One question we’ve been hearing frequently is, “What type of person is an MBA?” Many MBA applicants want to know if one personality type is more successful than others when applying. Personally, I understand these concerns—I wondered the same thing when I applied and all I knew was that MBAs were expected to be leaders.
So let’s say this clearly and directly at the outset: there is no single MBA personality type. MBAs are expected to be leaders within organizations, but leaders and leadership styles come in many forms. As an MBA, you’ll need confidence, you’ll need intelligence, and you’ll need strategic vision, but you don’t necessarily have to be loudest voice in the room.
This is similar to the question of what personalities make the best entrepreneurs. An entire segment of budding entrepreneurs latched on to the image of Steve Jobs and determined that if they wanted a successful startup, they needed to act the part of the tortured genius—erratic, volatile, and demanding. Of course, it’s easy for this image to resonate with people since it plays so strongly on our passions and impulses. But this doesn’t make it the only—or the best—approach to entrepreneurship.
Similarly, during this U.S. Presidential cycle, we’ve witnessed one particular candidate (okay, it’s Donald Trump) who is very loud and very assertive, who touts his undergraduate business school credentials, and who has found a fair amount of success in the campaign from this. In a lot of ways, he effectively conjures up the 1980s image of Wall Street and all the conventional “business” types it implies. And although he isn’t an MBA, it still seems to be coloring some individuals’ perceptions—including those of prospective MBA applicants—of who and what an MBA is.
But MBA programs have evolved significantly in recent decades. MBA admissions committees today are genuinely interested in having all different types of voices from various backgrounds. Their approaches are almost scientific—they take different types of candidates in different proportions to come up with an optimal mixture. They want introverts and extroverts, those from STEM backgrounds as well as those from the liberal arts, those who can build and lead great teams as well as draw insights from them. In fact, one of the red flags you can raise for an admissions committee is if you have a “my way or the highway” approach to leadership.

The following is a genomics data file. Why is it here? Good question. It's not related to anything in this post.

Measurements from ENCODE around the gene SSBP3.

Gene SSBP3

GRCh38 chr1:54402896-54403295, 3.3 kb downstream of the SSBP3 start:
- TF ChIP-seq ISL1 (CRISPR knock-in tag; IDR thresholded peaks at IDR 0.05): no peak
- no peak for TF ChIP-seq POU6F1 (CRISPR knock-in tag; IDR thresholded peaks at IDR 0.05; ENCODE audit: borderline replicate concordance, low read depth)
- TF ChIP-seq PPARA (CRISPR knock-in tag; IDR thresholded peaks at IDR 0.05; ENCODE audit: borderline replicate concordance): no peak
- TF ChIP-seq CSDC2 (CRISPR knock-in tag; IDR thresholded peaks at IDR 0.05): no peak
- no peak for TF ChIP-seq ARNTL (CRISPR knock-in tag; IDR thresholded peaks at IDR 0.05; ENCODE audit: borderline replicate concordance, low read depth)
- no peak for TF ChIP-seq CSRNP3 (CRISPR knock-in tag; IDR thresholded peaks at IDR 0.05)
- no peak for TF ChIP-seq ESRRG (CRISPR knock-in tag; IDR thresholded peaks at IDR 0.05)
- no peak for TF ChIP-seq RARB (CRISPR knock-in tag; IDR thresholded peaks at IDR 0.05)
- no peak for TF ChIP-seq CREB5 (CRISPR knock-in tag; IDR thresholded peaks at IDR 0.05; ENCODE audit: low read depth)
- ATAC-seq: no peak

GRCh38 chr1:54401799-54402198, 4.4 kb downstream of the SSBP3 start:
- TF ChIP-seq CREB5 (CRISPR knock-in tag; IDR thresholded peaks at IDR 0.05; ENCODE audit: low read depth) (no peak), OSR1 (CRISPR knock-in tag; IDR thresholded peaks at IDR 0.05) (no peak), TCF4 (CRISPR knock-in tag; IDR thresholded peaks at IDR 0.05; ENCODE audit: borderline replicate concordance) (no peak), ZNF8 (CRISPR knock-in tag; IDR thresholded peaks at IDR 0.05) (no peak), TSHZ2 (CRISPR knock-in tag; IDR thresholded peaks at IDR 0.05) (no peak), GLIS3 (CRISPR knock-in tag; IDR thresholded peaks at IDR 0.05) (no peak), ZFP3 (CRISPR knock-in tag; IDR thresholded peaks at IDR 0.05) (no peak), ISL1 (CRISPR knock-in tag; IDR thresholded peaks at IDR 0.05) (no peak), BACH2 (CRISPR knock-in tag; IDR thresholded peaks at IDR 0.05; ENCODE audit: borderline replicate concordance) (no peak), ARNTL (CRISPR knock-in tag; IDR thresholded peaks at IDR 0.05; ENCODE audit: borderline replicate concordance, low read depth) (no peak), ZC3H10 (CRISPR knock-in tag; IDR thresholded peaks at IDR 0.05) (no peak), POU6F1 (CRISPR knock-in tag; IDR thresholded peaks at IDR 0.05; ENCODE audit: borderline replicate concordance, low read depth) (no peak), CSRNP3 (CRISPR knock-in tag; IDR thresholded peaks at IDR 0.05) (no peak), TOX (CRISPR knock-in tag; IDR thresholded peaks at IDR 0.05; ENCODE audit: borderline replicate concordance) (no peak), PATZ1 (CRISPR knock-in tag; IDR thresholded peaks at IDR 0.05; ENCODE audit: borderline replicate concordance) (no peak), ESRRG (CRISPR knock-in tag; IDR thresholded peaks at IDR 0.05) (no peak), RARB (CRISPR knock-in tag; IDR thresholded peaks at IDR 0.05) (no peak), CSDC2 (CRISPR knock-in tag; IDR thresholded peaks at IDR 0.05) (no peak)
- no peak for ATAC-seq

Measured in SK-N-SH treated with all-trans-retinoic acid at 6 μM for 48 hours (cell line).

The key is to be authentic in your MBA application. If you’re not naturally extroverted, that’s perfectly alright—some of the most successful MBAs are actually very introverted individuals (we recommend you read Susan Cain’s book QUIET: The Power of Introverts in a World That Won’t Stop Talking). Don’t be concerned if you don’t have an undergraduate degree in business—neither do the majority of admits at top MBA programs in recent years. Don’t get rattled by what you assume an MBA is supposed to be—be confident in your abilities, and be deliberate about how you tell your story in your application.
The irony in me saying all of this is that I’m considered by many as one of the “louder” individuals. It’s not necessarily bad to be loud and assertive as an MBA, but I’ll be the first to say that it isn’t the only way. As the saying goes, it takes all kinds to make a world. Well, it takes all kinds to make an MBA program too. If you’re thinking about applying, trust your education, trust your experience, and be yourself.